When someone who once was so enthusiastic about No Child Left Behind that she opined we should be thanking George W Bush and Congress for passing it writes a book five years later detailing its faults, it’s safe to say you’ve got a deeply unpopular program on your hands.
That’s exactly what Diane Ravitch has done. A research professor of education at New York University and a senior fellow at the Brookings Institution, she’s written a book called “The Death and Life of the Great American School System” in which she details what she sees as the law’s failings.
Much of what she says echoes what critics have been saying for years — that it relies too much on standardized testing, for one, and that expecting schools to compete like businesses do misapprehends the fundamental nature of how schools are meant to operate.
She makes a couple other interesting points as well, which I have heard come up in discussion but educators themselves don’t like to talk about. For one, she opines that the culture of high stakes testing leads to a “dumbing down” of each state’s test, and sometimes to outright cheating. As evidence, she points to the fact that while states may report very high levels of subject-area proficiency based on the state’s own educational assessment test, those same states have only 25 to 30 percent of students score as proficient in those same subjects on the National Assessment of Educational Progress.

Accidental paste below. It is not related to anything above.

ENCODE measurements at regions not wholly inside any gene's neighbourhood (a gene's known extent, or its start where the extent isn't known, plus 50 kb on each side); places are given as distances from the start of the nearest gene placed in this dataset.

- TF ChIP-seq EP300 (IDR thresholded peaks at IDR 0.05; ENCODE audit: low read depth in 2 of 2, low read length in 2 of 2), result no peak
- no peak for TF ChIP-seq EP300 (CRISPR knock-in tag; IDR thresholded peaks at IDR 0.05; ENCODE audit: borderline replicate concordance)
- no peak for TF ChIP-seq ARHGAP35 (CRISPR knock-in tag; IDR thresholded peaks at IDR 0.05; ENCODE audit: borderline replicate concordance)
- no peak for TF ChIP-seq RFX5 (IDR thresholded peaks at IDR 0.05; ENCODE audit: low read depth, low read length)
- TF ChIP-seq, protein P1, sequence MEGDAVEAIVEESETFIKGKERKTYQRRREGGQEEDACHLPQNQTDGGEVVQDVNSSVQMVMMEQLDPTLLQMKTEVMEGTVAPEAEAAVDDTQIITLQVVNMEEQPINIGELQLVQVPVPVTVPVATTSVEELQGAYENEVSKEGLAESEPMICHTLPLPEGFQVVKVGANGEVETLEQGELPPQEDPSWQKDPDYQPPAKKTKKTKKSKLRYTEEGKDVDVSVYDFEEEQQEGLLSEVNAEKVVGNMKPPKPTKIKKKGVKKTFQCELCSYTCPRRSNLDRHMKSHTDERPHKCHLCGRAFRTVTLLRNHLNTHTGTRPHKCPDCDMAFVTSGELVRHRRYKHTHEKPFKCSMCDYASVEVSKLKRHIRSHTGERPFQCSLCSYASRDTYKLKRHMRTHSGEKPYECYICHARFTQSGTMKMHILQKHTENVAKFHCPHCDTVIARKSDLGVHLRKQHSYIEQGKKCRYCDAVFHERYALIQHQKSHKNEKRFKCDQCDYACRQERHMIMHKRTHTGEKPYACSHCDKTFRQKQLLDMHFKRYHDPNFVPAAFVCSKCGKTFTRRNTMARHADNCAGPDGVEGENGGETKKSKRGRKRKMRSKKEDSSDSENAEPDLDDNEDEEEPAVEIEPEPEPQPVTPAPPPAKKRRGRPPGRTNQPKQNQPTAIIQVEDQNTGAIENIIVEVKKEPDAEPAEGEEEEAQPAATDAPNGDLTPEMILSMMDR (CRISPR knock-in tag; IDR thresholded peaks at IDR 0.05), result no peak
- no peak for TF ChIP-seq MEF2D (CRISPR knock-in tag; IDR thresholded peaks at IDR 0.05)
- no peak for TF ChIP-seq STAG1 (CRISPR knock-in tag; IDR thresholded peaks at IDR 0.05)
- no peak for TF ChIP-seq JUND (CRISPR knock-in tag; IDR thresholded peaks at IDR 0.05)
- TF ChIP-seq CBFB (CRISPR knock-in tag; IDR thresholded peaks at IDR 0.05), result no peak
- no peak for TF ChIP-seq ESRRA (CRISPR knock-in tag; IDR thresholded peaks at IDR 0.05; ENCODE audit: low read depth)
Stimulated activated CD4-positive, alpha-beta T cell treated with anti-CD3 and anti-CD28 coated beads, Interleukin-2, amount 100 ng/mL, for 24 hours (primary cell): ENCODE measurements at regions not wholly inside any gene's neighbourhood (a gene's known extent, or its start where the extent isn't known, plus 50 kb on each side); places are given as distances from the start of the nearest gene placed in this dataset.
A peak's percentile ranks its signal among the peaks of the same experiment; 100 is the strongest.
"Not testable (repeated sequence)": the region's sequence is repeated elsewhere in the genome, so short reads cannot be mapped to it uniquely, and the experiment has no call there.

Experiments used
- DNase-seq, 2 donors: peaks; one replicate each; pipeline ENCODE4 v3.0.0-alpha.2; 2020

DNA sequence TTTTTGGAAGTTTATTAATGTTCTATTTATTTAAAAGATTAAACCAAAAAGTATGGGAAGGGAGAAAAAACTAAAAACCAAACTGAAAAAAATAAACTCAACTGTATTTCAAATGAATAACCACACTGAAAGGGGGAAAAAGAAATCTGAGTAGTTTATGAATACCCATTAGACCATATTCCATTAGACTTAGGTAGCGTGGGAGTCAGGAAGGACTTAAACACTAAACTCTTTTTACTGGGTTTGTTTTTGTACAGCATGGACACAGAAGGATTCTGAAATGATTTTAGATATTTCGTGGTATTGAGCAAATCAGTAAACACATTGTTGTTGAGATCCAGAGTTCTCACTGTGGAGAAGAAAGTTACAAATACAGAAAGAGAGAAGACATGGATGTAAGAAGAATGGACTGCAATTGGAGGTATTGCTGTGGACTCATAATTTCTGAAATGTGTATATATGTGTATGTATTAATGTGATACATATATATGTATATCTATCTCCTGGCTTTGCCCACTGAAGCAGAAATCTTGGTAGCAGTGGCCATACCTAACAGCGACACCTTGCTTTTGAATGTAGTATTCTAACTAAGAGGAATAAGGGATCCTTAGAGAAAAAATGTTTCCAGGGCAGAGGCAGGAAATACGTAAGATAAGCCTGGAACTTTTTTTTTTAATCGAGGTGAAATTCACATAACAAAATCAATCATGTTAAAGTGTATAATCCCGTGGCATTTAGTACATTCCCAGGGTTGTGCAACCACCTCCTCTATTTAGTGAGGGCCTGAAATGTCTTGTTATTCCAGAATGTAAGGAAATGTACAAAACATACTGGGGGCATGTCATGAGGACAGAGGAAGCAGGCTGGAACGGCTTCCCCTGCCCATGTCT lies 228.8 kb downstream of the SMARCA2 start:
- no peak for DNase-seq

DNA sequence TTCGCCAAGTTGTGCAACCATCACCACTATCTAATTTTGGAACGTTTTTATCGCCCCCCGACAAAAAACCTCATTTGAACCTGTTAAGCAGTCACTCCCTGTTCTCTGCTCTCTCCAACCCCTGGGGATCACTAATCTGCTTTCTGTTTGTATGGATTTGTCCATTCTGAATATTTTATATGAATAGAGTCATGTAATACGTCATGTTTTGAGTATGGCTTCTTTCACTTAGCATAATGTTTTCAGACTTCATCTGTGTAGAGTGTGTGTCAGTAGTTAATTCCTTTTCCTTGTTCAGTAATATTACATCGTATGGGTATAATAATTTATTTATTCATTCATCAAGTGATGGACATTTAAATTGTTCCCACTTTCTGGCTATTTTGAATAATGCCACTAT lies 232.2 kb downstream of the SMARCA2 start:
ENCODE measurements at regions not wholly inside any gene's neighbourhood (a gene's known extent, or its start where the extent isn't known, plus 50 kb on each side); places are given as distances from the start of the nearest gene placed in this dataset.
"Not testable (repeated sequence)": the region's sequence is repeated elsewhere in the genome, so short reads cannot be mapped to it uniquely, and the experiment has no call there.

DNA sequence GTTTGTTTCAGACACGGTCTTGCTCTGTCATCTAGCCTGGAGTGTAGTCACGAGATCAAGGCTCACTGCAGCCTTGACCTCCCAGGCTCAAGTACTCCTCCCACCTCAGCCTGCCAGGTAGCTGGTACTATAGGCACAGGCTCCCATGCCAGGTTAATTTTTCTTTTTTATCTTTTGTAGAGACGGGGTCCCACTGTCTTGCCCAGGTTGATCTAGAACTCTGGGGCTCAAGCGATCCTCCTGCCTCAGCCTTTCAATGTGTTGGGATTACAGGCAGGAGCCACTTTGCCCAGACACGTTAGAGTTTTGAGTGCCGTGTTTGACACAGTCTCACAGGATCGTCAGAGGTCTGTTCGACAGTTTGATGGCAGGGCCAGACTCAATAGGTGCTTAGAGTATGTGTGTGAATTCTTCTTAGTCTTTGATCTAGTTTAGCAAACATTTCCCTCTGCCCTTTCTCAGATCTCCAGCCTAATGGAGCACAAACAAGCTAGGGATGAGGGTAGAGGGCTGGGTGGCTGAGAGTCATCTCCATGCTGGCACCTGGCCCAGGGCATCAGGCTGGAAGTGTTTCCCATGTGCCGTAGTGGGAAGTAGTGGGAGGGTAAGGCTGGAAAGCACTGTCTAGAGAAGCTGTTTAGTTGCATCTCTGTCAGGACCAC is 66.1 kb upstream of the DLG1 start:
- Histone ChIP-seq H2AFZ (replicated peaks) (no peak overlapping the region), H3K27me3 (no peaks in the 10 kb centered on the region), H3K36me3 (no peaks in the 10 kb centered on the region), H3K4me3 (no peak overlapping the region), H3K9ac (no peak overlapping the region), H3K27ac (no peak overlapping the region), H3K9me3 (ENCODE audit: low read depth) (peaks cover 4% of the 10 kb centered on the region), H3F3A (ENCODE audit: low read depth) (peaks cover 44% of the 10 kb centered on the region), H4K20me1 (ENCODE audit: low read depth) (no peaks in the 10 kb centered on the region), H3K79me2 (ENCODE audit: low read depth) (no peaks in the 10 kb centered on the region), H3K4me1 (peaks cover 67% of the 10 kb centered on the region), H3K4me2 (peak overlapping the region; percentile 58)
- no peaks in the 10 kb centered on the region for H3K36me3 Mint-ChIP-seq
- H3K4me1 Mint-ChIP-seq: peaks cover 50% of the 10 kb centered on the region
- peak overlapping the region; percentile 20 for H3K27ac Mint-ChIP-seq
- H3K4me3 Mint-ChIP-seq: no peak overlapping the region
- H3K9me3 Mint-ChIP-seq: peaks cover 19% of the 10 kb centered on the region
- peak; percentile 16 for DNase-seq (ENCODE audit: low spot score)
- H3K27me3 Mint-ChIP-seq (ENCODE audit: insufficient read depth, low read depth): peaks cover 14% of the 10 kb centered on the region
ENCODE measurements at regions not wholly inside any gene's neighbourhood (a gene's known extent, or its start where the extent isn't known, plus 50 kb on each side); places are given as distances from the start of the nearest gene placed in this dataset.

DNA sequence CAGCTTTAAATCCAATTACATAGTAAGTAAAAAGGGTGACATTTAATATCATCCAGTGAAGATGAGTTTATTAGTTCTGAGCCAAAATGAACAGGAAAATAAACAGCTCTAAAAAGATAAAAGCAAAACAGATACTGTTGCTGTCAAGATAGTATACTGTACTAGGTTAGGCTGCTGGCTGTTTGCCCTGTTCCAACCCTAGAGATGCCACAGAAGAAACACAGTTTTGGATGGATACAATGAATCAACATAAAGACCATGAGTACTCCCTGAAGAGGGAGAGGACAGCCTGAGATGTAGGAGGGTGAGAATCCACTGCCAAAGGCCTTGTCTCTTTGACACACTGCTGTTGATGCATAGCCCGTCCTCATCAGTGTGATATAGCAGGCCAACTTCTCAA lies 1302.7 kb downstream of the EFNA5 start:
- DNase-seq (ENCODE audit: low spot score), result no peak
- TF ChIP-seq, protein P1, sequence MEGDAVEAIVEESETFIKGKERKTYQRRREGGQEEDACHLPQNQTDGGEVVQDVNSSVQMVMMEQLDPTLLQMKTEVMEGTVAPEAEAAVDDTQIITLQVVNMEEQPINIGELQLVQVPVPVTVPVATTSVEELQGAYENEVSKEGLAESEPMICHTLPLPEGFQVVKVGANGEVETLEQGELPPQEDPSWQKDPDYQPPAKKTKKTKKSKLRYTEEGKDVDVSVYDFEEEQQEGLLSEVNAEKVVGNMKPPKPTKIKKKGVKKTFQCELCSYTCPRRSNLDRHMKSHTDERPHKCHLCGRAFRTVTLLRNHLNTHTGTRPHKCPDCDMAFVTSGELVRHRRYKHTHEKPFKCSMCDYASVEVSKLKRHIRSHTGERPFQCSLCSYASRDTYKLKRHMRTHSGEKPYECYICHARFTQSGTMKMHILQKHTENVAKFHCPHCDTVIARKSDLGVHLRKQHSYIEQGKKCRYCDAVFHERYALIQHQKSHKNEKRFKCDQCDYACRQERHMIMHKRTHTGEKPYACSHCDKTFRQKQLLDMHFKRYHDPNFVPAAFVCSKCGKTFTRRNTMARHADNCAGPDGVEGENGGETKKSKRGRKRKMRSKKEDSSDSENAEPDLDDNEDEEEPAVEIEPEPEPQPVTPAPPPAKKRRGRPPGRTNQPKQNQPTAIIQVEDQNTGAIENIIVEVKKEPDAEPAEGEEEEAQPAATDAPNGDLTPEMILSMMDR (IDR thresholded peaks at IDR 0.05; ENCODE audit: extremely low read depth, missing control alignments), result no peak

She also thinks the current system is upside down, with states charged with disseminating information on best practices and setting their own standards, while the federal government administers sanctions and prescribes remedies. Instead, it should be the other way around, with the federal government setting standards and sharing information while the states figure out what remedies will work best in their local communities.
The Obama admninstration recently released a set of sweeping changes to NCLB, including eliminating the “adequate yearly progress” requirement which can label a school as failing if even one subgroup of students doesn’t perform well on a test.
If you are a parent of kids in school, how do you feel about NCLB? If you are an educator, what are your thoughts?